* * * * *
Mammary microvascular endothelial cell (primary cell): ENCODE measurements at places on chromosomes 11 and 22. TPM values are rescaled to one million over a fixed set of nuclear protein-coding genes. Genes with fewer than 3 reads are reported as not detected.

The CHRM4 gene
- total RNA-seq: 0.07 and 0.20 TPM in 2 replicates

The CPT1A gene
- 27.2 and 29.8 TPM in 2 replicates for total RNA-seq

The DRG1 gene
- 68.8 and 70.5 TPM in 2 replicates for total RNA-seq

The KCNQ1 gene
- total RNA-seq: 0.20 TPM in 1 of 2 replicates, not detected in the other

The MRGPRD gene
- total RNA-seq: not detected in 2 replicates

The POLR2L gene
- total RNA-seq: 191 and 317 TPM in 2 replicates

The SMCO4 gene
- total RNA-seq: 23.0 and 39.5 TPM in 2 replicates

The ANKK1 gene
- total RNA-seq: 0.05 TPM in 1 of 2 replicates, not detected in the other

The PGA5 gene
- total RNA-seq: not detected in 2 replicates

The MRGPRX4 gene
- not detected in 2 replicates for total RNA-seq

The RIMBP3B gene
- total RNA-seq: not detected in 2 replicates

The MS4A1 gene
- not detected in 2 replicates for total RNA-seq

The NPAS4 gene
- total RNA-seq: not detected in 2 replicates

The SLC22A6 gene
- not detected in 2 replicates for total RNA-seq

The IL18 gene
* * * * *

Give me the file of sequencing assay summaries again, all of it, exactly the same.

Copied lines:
Mammary microvascular endothelial cell (primary cell): ENCODE measurements at places on chromosomes 11 and 22. TPM values are rescaled to one million over a fixed set of nuclear protein-coding genes. Genes with fewer than 3 reads are reported as not detected.

The CHRM4 gene
- total RNA-seq: 0.07 and 0.20 TPM in 2 replicates

The CPT1A gene
- 27.2 and 29.8 TPM in 2 replicates for total RNA-seq

The DRG1 gene
- 68.8 and 70.5 TPM in 2 replicates for total RNA-seq

The KCNQ1 gene
- total RNA-seq: 0.20 TPM in 1 of 2 replicates, not detected in the other

The MRGPRD gene
- total RNA-seq: not detected in 2 replicates

The POLR2L gene
- total RNA-seq: 191 and 317 TPM in 2 replicates

The SMCO4 gene
- total RNA-seq: 23.0 and 39.5 TPM in 2 replicates

The ANKK1 gene
- total RNA-seq: 0.05 TPM in 1 of 2 replicates, not detected in the other

The PGA5 gene
- total RNA-seq: not detected in 2 replicates

The MRGPRX4 gene
- not detected in 2 replicates for total RNA-seq

The RIMBP3B gene
- total RNA-seq: not detected in 2 replicates

The MS4A1 gene
- not detected in 2 replicates for total RNA-seq

The NPAS4 gene
- total RNA-seq: not detected in 2 replicates

The SLC22A6 gene
- not detected in 2 replicates for total RNA-seq

The IL18 gene